State Government Programs
Division of Medical Assistance and Health Services – The Medicaid Long-Term Supports and Services waiver programs may provide coverage under Medicaid for environmental modifications, such as ramps and bathroom renovations.
Department of Human Services, Division of Aging Services – The Community Choice program can help provide financial assistance with home modifications for individuals in nursing homes that are trying to return home.
Division of Vocational Rehabilitation Services (DVRS) – DVRS will often pay for assistive technology if the technology will enhance the worker’s ability to prepare for, get, or maintain a job. The person seeking assistance is required to meet eligibility requirements and be a client of DVRS.
Telephone: 866-871-7867 or 609-292-5987
The Commission for the Blind and Visually Impaired (CBVI) – CBVI seeks to provide specialized services to persons with vision problems, educate and work within the community to reduce the incidence of vision loss, as well as improve attitudes concerning people with vision loss. CBVI consumers may request the following services: applications for handicapped parking placards; income tax certification letters; self-help peer groups; community companions or volunteers; referral to community based programs and services; reduced fare applications for public transportation; low and high technical aids and appliances; complaint resolution; and consumer advocacy.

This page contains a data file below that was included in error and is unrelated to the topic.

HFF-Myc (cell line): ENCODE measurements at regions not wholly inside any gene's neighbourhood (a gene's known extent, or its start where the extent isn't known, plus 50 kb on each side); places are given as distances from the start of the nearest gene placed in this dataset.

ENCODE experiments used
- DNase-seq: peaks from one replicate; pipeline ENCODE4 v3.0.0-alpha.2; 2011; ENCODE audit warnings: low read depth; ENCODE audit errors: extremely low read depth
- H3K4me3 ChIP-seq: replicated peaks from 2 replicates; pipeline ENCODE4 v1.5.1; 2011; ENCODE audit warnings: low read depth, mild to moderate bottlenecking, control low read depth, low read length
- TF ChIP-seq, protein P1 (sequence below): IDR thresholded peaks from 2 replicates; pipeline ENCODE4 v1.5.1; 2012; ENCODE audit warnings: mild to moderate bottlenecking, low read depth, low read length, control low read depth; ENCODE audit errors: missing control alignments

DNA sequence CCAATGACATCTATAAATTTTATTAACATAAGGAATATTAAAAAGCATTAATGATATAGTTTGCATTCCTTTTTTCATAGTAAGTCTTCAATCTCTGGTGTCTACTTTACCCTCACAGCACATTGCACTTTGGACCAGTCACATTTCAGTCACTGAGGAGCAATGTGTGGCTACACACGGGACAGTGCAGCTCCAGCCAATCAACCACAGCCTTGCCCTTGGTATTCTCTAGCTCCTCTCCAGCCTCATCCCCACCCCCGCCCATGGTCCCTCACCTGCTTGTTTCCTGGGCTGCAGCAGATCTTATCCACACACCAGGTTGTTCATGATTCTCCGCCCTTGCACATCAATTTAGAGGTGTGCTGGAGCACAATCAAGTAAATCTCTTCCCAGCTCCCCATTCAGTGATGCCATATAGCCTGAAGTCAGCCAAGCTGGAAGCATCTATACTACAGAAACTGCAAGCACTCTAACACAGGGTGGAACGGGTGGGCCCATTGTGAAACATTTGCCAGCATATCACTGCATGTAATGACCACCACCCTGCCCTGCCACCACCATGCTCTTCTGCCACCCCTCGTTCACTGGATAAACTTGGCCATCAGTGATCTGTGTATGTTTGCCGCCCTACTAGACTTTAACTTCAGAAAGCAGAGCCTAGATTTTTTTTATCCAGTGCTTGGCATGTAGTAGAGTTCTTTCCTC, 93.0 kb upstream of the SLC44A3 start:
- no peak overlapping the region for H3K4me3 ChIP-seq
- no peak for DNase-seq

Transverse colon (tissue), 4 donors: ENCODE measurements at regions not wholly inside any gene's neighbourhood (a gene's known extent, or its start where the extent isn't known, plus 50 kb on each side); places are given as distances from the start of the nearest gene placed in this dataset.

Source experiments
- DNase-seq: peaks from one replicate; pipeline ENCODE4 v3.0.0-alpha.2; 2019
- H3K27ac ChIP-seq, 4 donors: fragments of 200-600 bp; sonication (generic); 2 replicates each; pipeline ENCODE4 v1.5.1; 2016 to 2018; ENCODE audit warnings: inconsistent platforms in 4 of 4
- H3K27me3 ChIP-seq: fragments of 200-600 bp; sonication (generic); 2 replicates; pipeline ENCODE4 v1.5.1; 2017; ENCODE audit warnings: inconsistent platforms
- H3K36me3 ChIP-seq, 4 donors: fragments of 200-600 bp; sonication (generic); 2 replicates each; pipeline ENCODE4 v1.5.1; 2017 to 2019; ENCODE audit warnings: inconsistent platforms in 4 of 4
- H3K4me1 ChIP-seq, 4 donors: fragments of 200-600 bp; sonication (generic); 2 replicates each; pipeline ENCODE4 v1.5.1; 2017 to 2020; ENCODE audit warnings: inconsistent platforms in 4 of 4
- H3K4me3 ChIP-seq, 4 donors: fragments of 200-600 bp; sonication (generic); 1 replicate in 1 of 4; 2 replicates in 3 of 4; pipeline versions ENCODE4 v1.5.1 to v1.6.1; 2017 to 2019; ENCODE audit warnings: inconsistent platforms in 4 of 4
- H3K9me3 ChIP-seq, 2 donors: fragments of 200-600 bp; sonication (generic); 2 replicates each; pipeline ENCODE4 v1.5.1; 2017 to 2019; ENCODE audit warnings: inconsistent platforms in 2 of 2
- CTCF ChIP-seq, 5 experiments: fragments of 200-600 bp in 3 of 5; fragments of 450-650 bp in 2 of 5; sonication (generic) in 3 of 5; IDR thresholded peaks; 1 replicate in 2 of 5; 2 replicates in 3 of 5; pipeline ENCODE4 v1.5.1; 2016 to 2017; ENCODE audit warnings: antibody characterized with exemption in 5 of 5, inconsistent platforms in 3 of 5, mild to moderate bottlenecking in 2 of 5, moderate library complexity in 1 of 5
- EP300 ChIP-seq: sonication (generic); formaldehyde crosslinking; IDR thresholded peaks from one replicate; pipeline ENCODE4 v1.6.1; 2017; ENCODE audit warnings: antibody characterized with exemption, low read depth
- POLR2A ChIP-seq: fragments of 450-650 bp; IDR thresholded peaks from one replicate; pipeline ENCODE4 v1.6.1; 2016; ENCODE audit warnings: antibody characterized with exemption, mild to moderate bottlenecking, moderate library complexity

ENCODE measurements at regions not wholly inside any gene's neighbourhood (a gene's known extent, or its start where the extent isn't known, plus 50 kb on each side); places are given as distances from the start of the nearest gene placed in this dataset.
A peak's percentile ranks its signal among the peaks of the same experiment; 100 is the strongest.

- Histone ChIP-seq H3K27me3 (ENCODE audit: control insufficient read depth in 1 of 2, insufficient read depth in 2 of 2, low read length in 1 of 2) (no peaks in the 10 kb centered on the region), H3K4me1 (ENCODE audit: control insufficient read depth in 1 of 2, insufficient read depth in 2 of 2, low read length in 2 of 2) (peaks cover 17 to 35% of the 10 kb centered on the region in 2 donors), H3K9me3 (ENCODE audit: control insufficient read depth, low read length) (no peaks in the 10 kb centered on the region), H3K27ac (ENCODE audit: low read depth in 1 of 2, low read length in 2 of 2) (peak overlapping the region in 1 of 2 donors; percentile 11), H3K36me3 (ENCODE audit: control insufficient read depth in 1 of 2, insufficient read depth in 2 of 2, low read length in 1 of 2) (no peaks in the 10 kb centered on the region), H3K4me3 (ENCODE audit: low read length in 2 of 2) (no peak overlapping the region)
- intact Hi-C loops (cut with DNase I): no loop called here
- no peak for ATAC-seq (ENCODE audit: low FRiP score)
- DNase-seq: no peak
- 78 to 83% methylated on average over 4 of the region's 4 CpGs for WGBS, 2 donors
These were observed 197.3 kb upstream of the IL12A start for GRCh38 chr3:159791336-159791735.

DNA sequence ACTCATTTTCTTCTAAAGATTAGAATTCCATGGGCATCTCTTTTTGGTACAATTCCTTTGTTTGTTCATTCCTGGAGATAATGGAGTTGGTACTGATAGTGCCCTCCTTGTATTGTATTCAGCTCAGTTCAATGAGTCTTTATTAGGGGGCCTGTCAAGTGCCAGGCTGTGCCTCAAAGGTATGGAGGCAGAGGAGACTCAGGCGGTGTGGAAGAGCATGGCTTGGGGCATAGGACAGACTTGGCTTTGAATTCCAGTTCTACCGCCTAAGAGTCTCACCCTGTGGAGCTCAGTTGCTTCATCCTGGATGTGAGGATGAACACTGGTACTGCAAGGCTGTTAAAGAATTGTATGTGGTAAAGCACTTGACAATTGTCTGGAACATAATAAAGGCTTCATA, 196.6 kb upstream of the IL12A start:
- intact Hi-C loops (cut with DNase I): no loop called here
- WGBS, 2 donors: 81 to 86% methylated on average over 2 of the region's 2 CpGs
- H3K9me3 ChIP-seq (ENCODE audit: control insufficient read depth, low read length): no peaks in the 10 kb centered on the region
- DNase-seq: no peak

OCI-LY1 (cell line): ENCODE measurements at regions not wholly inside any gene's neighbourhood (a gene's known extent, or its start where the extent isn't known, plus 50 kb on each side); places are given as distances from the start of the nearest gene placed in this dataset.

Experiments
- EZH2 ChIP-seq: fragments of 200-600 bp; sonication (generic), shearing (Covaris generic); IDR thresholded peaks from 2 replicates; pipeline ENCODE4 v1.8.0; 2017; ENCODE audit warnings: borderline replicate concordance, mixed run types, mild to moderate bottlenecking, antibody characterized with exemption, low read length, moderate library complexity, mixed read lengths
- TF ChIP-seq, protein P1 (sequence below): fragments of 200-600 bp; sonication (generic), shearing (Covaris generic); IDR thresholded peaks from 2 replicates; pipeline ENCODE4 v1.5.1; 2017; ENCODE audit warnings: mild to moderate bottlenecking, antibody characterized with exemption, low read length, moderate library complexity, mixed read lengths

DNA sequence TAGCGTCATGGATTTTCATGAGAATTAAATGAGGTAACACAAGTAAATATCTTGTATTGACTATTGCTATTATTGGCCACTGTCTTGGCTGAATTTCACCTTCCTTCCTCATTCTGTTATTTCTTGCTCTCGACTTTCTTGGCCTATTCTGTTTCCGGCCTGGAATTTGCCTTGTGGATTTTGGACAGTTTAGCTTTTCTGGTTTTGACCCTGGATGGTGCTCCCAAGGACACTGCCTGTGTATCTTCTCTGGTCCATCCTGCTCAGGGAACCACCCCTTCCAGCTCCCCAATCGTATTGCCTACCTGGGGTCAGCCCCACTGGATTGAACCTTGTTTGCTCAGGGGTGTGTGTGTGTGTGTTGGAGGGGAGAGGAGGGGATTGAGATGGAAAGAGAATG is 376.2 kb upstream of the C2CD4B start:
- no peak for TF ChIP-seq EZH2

New Jersey Veterans Affairs – The state veterans affairs office can provide counseling and assistance in accessing veterans’ benefits. Veterans may be entitled to assistive technology equipment or devices as part of their federal Department of Veterans Affairs (VA) health care benefits if the equipment or device is determined to be medically necessary. In addition, the VA’s Blind Rehabilitation Service may pay for devices for veterans who are blind or visually impaired, and the VA’s Vocational Rehabilitation and Employment Service may provide employment-related AT as part of its Independent Living Program.
Benefit Hotline: 1-888-8NJ-VETS
Schools and Educational Systems – Local school districts may pay for devices if the products are necessary for that child to function in the classroom. Parents must be prepared to demonstrate how the device will enhance their child’s ability to obtain an appropriate education in the least restrictive environment possible, which is the legal requirement under the Individuals with Disabilities Education Act (IDEA). Under IDEA, each public school child who receives special education and related services must have an Individualized Education Program (IEP) that describes the goals set for the child for each school year, as well as any special supports that are needed to help achieve those goals. Including a detailed justification for the purchase of one or more assistive products in a child’s IEP is one of the most frequently used methods to obtain funding for the product(s) from a school system.